A similar system recently reported on and suspected with telephony AND SMS messages, anything the censors don't like (automated which is theorised as to why China is building super computers) it cuts you off. Or if you say something bad the CCP does not like on an SMS message your phone gets bricked which would be pretty crappy if you just spent a lot of money on it.

He may simply not be talking to you because he is busy or as Jocelyn covered it in a post a while ago here. That Chinese men will stop talking to you to save face and attempt to make you go away. It's a cultural thing I suppose. My wider family know to leave me alone if I don't talk to them for a bit and they have the sense to leave me alone.

03 April 2011


Dear Chinese guy.

One of my fave films is Crouching Tiger Hidden Dragon, but the ending is so ambiguous does Jen die? Earlier on in the film she can fly across the roof tops so surely she survives right?


Dear Erme.

Um I've not seen this film in ages, TCG talks a bit like Chow Yun Fat tbh, i.e. a mishmash of Mandarin mixed with borrowed words (mandarin speakers thought WTF when they saw the film). Anyway I do remember Jen jumping off the bridge and falling into the clouds as so:

The thing is though Jen can't actually fly, it's an exaggerated form of something called the light way where people are extremely nimble on their feet and can control their weight and balance almost perfectly. With the martial arts uber masters they can 'fly' even higher. I just watched the earlier bit in the film and the rooftop chase bit clearly shows Jen kicking off the walls and having to land and jump every now and again.

You know sort of like you can run up some stairs jump the last one and land without much of of an impact compared to your body weight. Ballet dancers can do this where they pirouette and land on pointe shoes. And over time for dramatic effect it is exaggerated. Much like in Braveheart whereby they feel William Wallace shoult be ten foot tall and don't believe Mel Gibson is Wallace.

In the video she does however glide, but that's wire works and CGI for you. I bloody wish I could fly at a ratio of more than 2:1 (I currently fly or rather drop at a ratio of 1:1 horizontal and vertical movement).

Anyway to spoil it for you yes Jen lives since Crouching Tiger Hidden Dragon is part 4 of 5 books which were adopted to this film. My dad told me about this when we first went to see it, also that Li Mubai was picked from an earlier novel. Thus there is not exact continuity... the Jen Charactor appears in book 5 and thus lives. Though then again there have been some absolutely ridiculous things appearing in Chinese media. For example in the 1988 film A Better Tomorrow, you clearly see (for once) Chow Yun Fat eating an entire MP5 clip in super slow motion. There are a ton of squibs firing all over him. Yet he returns in the sequel which is handwaved that it is his twin brother...... riiiight...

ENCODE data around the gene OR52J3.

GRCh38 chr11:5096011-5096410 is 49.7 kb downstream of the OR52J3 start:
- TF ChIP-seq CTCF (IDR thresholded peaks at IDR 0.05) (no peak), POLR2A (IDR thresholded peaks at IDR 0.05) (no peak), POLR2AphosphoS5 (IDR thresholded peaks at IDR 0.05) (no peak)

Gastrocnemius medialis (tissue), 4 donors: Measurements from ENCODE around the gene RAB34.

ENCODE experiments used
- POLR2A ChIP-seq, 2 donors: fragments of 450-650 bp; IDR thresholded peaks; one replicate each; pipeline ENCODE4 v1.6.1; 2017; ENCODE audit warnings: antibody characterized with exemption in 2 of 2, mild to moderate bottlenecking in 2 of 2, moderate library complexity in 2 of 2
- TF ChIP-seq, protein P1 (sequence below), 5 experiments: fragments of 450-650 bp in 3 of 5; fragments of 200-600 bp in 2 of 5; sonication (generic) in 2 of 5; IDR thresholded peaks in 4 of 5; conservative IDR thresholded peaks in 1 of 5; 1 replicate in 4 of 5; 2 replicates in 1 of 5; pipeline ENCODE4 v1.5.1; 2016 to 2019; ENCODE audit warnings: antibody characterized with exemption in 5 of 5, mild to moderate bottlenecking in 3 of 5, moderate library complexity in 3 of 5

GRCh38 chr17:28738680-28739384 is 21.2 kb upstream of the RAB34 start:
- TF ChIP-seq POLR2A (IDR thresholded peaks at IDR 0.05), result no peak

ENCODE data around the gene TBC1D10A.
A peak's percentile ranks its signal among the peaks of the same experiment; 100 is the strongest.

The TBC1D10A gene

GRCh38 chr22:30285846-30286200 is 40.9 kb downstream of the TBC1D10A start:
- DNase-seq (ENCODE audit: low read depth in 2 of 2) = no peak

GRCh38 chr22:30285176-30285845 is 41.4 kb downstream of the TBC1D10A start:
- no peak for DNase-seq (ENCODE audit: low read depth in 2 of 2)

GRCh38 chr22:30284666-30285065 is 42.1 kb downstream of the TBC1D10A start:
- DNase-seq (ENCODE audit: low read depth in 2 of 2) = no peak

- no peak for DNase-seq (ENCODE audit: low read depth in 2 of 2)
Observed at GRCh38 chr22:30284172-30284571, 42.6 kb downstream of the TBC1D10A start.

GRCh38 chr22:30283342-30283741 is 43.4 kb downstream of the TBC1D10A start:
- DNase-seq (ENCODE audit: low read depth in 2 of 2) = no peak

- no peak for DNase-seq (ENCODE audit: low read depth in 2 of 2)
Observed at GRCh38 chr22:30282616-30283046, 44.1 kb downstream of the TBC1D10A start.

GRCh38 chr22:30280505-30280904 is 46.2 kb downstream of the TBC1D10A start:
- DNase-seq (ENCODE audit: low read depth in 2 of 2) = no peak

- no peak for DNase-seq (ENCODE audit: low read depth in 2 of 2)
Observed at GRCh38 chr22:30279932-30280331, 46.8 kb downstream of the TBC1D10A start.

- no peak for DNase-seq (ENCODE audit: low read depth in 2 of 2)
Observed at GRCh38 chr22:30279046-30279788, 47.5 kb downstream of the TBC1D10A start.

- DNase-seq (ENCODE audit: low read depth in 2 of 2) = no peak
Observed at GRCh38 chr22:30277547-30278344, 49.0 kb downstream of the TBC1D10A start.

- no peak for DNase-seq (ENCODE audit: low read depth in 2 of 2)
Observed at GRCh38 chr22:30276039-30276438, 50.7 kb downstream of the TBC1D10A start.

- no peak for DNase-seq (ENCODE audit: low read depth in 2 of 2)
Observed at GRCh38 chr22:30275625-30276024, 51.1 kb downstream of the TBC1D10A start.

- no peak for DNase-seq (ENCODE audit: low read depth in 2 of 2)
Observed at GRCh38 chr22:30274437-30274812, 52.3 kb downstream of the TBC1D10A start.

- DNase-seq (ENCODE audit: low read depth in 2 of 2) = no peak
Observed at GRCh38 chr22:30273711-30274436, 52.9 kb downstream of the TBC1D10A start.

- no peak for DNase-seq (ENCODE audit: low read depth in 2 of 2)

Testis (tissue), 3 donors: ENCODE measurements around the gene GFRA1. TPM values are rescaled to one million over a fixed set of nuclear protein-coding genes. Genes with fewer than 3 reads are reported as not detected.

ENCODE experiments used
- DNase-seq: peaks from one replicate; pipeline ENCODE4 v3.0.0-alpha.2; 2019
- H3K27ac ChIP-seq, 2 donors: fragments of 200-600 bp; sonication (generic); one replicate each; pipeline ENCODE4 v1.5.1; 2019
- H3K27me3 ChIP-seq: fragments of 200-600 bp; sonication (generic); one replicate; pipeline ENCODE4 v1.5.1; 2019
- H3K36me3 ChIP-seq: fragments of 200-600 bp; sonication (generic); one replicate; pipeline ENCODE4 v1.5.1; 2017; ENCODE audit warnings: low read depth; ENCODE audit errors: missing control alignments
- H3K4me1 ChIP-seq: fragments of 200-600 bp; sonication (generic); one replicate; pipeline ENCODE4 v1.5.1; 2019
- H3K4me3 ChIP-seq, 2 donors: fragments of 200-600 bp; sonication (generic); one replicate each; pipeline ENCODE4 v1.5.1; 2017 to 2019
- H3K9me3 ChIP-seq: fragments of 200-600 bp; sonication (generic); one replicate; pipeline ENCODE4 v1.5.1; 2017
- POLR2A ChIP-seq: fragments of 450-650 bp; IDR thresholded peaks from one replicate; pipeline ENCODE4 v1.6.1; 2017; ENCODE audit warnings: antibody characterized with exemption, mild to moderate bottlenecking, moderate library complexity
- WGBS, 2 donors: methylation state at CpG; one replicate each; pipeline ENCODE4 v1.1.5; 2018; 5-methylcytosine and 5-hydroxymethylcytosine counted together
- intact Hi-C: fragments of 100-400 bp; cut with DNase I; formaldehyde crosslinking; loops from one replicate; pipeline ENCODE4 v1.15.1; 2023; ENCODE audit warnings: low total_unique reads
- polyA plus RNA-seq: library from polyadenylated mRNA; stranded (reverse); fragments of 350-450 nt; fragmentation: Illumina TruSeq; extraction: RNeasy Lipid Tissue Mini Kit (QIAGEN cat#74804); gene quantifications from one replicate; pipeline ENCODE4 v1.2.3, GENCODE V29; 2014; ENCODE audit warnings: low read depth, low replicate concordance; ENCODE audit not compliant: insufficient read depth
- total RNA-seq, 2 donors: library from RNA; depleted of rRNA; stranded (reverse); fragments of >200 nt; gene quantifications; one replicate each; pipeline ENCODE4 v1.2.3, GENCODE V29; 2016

I've not personally read these books as I prefer gritty horrible books like American Psycho

Tbh I don't think about it too hard and thinks she just puts her life into the hands of fate, or that it was a Gainax ending

01 April 2011

Chinese Teeth 2

Hi The Chinese Guy,
I read your post about Chinese Teeth and i wanted to ask why do Chinese people throw there teeth on to the roof of their house when they fall out?

Curious Collector

Dear Curious.

It varies from place to place as not all families in China do it, and even then it can vary. I remember seeing it in my youth here and there but with no real consistency. Heh I suppose in the future it won't happen at all what with the children wanting money from the tooth fairy. I never got any smegging money from the tooth fairy, though granted most of my first teeth ended up being punched out from rampant violence and bullying over the years.

IIRC you wrap a lost tooth carefully in white paper and then toss the bottom teeth onto the roof while you toss the top teeth under the bed or at the foot or the head of the bed. It changes depending on who you ask. You know sort of like Chinese whispers...... except in China we merely call them whispers heh. Or how each house hold has different rules and or traditions

This is purely superstition thing whereby if you do this your new teeth if you are a child I suppose. Your teeth will grow out to be straight and not crooked.....

TCG dislikes crooked teeth more unpleasantness are teeth which grow in rows, urgh... If a dream woman approached me and was perfect in each way other than this I would probably refuse to date her.... but yeah I'm shallow whats new? In the USA and the UK crooked teeth are sorted out using braces or IIRC called in the USA retainers. (Whenever I hear that I always think of a deposit on something you want to buy or something)

As with the last post obeying a superstition = free.
Dental braces are expensive as is all dental work that is required. Especially so in China.

A particularly hideous variation is teeth lost are thrown into a well.... which is supposed to make them whiter.... but I've only heard of this second hand. But if I didn't have pumped purified and drugged up water (UK tap water contains various 'additives') it would make uncomfortable. I.e. you go out for your water pop it in the kettle and boil it. You then make some tea or coffee out of the water and something hard yet brittle floats over your tongue. You reach in and find a smegging tooth. Yeesh.

Here is a video of Simroid for aspiring orthodontists